The first mayor to achieve control after the Board of Education was abolished, Bloomberg set out to become "the education mayor." He pledged it would define his mayoralty, much as crime reduction defined Rudy Giuliani's.
It hasn't worked out that way. The mayor's clumsy handling of the replacement of Joel Klein merely crystallized growing public disenchantment, captured in a recent Quinnipiac poll. By a whopping 64-25 percent, voters don't like Bloomy's management of the schools. Among parents, only 20 percent approve, while 78 percent disapprove.
Overall, by 57 to 23 percent, New Yorkers say his takeover of the schools has been a failure.
Public opinion can be fickle, but it's hard to argue with such a lopsided finding, especially when it is driven by parents. There is wide disappointment and a sense of fatigue with endless churning, especially as the budget squeeze forces educrats to do with slightly less money.
But the elephant in the room is student achievement. While there have been some gains, as a whole, it remains mediocre. Only about half of students in grades 3 through 8 read or do math at grade level.
That's simply not good enough, and the numbers will drop further if state officials raise standards again, as they promised.
Yet broad statistics from 1,700 schools conceal as much as they reveal. There are pockets of true excellence, with schools like Stuyvesant and Bronx Science among the best in the nation. With Asians making up about 70 percent of their students, these schools are glorious proof the American dream lives.
Many neighborhood schools are fine, if not spectacular. Most teachers and principals are dedicated professionals, and parents of middle-class means and values provide the key link between home and classroom.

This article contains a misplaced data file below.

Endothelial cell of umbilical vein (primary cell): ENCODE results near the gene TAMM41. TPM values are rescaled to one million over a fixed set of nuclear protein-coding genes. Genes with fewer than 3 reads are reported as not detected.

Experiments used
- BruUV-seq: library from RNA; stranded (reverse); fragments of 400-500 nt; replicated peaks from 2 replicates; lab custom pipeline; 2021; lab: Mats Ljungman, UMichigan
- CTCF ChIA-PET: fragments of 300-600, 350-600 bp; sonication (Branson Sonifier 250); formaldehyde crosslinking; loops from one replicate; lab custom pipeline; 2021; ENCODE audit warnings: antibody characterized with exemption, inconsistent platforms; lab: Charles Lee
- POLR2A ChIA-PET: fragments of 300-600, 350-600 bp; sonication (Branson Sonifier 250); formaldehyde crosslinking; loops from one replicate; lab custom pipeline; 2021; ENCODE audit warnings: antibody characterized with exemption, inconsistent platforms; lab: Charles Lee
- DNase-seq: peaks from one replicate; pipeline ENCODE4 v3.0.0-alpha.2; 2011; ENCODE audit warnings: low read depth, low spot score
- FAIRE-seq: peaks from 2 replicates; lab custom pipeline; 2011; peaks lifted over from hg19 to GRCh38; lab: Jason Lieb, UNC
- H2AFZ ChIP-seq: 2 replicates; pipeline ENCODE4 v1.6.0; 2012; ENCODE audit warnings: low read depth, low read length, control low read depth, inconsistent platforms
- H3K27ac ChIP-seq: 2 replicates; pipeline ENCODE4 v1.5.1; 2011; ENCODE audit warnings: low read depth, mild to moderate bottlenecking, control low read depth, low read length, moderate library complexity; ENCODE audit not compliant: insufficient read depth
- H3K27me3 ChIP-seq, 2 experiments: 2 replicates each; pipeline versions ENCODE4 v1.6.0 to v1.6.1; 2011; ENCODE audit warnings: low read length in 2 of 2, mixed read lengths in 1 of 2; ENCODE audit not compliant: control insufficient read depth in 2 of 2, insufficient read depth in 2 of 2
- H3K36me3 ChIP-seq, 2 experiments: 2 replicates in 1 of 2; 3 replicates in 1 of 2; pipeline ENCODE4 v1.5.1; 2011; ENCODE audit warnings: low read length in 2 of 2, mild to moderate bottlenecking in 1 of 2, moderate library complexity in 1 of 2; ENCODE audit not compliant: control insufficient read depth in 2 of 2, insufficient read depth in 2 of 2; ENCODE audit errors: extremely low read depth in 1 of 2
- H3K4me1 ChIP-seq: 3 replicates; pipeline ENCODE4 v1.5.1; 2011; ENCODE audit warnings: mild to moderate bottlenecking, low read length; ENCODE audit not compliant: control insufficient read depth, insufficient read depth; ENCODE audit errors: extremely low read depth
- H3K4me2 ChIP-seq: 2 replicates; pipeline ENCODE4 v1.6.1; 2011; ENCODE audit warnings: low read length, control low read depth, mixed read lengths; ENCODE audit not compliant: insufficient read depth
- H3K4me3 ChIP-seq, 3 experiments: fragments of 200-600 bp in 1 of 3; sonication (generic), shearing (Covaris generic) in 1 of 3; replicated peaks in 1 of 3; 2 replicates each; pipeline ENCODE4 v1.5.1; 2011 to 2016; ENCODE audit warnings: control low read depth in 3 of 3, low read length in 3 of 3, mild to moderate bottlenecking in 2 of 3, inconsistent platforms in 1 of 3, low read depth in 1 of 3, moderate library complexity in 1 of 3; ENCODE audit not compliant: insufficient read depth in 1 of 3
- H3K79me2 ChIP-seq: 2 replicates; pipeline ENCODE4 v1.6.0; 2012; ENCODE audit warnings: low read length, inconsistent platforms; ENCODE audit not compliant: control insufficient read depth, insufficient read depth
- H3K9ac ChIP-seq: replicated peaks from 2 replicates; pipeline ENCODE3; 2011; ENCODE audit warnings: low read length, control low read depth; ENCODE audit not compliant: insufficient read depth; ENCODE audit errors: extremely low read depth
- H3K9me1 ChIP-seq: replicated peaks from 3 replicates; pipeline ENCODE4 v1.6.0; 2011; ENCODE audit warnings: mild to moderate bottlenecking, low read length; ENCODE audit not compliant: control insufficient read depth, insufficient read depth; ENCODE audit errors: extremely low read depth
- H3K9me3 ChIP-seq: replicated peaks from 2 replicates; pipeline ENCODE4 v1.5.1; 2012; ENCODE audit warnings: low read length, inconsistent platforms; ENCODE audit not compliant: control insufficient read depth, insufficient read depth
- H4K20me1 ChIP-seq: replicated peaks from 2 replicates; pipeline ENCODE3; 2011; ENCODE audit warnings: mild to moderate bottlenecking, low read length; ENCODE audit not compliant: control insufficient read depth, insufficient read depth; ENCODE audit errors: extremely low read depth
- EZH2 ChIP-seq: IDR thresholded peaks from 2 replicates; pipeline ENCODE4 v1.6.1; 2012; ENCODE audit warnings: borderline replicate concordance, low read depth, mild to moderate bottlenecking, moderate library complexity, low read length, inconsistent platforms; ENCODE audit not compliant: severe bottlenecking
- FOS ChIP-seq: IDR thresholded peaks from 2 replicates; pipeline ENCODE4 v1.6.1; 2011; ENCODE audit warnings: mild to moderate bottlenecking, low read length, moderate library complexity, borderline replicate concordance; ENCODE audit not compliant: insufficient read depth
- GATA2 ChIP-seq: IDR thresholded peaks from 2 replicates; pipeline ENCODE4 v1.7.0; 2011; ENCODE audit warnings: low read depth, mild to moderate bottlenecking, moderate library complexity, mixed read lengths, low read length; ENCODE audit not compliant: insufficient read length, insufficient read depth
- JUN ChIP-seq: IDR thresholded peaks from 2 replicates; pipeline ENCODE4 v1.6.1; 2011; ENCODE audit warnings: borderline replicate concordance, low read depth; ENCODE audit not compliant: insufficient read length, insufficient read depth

Then there's the bottom, a tier that one official candidly said makes up as many as a third of all schools. The children are overwhelmingly black and Hispanic, most are from homes headed by single mothers, and the disorder in their lives often overwhelms the benefits of education.
These children are failing in fact, if not in official reports.
Indeed, startling accusations from high-school teachers that principals demand they pass as many as 80 percent of all students, regardless of grades and attendance, get to the heart of concealed failure. It is social promotion without end, a system that routinely passes along 95 percent of students, regardless of merit. It is a sham with lifelong consequences. These kids are unprepared to succeed in the world because they never had to confront their failure.
My friend argues for a return to vocational and commercial education for those with no academic interest or ability. "Teach them how to read, add and subtract and write a letter in English," he says. "They'll learn because the rest of the time they'll be learning something useful and interesting."
"But that's getting ahead of the story," he adds. The first step is for city leaders "to recognize that they can't do what they're trying to do now. The students can't or won't learn what they're being taught and the parents don't help."
I agree. The mayor and Chancellor Dennis Walcott need to take a timeout, one where they face the ugly facts about student achievement.
But I doubt they will. My fear is they are so invested in their claims of success that they cannot admit the truth of failure.
I'll have more on this later, but coming from former Bloomberg shill Michael Goodwin, this column is quite a shot across the Bloomberg school reform ship bow.